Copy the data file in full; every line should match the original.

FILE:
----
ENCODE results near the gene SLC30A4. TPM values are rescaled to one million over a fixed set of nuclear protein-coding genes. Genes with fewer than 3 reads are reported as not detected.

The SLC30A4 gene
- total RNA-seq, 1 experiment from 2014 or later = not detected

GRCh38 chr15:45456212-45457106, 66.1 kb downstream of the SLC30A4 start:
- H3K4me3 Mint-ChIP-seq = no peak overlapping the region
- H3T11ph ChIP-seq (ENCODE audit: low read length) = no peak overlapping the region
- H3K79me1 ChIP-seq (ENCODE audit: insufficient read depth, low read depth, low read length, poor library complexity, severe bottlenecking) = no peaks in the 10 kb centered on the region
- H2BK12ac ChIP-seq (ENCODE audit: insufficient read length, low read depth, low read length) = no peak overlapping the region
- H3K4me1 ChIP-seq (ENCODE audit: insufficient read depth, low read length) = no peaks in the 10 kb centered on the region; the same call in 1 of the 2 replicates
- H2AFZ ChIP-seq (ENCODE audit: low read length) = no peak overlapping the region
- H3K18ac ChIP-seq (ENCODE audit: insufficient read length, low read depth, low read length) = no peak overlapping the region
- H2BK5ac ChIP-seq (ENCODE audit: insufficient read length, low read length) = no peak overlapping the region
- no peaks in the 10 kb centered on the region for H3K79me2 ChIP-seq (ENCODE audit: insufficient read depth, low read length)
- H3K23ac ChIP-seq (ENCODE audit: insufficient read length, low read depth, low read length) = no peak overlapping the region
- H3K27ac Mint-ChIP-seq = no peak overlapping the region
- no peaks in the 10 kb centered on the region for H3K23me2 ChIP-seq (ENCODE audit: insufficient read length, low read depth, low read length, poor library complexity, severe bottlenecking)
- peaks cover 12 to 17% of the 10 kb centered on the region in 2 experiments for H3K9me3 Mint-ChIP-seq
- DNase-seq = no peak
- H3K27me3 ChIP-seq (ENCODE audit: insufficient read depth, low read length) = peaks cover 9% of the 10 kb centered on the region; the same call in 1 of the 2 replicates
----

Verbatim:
ENCODE results near the gene SLC30A4. TPM values are rescaled to one million over a fixed set of nuclear protein-coding genes. Genes with fewer than 3 reads are reported as not detected.

The SLC30A4 gene
- total RNA-seq, 1 experiment from 2014 or later = not detected

GRCh38 chr15:45456212-45457106, 66.1 kb downstream of the SLC30A4 start:
- H3K4me3 Mint-ChIP-seq = no peak overlapping the region
- H3T11ph ChIP-seq (ENCODE audit: low read length) = no peak overlapping the region
- H3K79me1 ChIP-seq (ENCODE audit: insufficient read depth, low read depth, low read length, poor library complexity, severe bottlenecking) = no peaks in the 10 kb centered on the region
- H2BK12ac ChIP-seq (ENCODE audit: insufficient read length, low read depth, low read length) = no peak overlapping the region
- H3K4me1 ChIP-seq (ENCODE audit: insufficient read depth, low read length) = no peaks in the 10 kb centered on the region; the same call in 1 of the 2 replicates
- H2AFZ ChIP-seq (ENCODE audit: low read length) = no peak overlapping the region
- H3K18ac ChIP-seq (ENCODE audit: insufficient read length, low read depth, low read length) = no peak overlapping the region
- H2BK5ac ChIP-seq (ENCODE audit: insufficient read length, low read length) = no peak overlapping the region
- no peaks in the 10 kb centered on the region for H3K79me2 ChIP-seq (ENCODE audit: insufficient read depth, low read length)
- H3K23ac ChIP-seq (ENCODE audit: insufficient read length, low read depth, low read length) = no peak overlapping the region
- H3K27ac Mint-ChIP-seq = no peak overlapping the region
- no peaks in the 10 kb centered on the region for H3K23me2 ChIP-seq (ENCODE audit: insufficient read length, low read depth, low read length, poor library complexity, severe bottlenecking)
- peaks cover 12 to 17% of the 10 kb centered on the region in 2 experiments for H3K9me3 Mint-ChIP-seq
- DNase-seq = no peak
- H3K27me3 ChIP-seq (ENCODE audit: insufficient read depth, low read length) = peaks cover 9% of the 10 kb centered on the region; the same call in 1 of the 2 replicates